Neha Patil (Editor)

Courthouse (Colonial Williamsburg)

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Built  1771
Designated NHLDCP  October 15, 1966
Phone  +1 800-447-8679
Architectural style  Georgian style
Opened  1771
Courthouse (Colonial Williamsburg)
Location  Duke of Gloucester Street between Palace Green and Queen Street
Part of  Williamsburg Historic District (#66000925)
Address  101 W Duke of Gloucester St, Williamsburg, VA 23185, USA
Hours  Open today · 9AM–5PMTuesday9AM–5PMWednesday9AM–5PMThursday9AM–5PMFriday9AM–5PMSaturday9AM–5PMSunday9AM–5PMMonday9AM–5PM
Similar  St George Tucker House, Capitol, Governor's Palace, Bassett Hall, Wythe House

The Colonial Williamsburg Courthouse was constructed from 1770 to 1771 in the Georgian style. The courthouse is located facing Market Square with Duke of Gloucester Street running directly behind it. The property was acquired by Colonial Williamsburg in 1928, and was added to the National Register as a contributing property to the Williamsburg Historic District on October 15, 1966.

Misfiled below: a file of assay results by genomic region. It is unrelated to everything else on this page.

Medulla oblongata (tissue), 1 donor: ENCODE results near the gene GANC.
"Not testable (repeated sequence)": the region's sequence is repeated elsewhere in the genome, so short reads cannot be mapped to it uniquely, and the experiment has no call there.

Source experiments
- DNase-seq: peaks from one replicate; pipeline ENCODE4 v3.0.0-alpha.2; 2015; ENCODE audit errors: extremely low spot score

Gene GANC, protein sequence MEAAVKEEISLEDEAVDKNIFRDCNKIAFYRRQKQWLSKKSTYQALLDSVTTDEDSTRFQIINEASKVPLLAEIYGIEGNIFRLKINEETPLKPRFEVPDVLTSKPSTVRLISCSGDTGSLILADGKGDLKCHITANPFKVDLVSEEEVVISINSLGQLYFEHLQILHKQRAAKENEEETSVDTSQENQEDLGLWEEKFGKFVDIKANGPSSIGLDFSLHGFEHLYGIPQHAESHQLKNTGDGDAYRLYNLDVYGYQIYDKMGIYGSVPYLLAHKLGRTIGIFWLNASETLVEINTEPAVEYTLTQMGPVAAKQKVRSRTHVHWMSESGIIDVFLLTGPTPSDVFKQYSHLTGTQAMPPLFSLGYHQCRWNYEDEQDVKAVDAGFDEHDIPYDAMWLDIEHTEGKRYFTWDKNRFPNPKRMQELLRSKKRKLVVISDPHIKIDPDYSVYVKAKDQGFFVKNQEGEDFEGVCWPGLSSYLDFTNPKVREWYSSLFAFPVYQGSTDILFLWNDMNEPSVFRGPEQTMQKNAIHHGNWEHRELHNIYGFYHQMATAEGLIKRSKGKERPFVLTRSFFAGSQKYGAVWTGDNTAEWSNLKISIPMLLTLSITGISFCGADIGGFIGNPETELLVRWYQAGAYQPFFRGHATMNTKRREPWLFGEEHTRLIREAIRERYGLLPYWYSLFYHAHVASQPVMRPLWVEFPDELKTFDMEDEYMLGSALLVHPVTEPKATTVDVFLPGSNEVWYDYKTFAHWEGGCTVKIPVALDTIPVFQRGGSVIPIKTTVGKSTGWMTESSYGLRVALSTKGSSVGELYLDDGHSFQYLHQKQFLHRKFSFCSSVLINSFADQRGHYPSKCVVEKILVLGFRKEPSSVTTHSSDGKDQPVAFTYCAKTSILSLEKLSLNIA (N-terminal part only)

The courthouse once housed two separate court systems, one being the James City County Court, responsible for carrying out county cases, and the other, the Hustings Court, responsible for the city cases. The courthouse was built with red bricks with white wooden trim-boards and long arched windows with white shutters. A projected portico is located over one of the entrances and is unique in Georgian architecture. The hipped roof rests on an entablature with dentil moldings. The roof is pierced on both sides by a chimney and a central octagonal drum capped with a dome and a spire.

The courthouse was the site where Benjamin Waller read aloud the Declaration of Independence on July 25, 1776, after it arrived from Philadelphia.

The building was used as a hospital for the Confederate Army after the Battle of Williamsburg.


Courthouse (Colonial Williamsburg) Wikipedia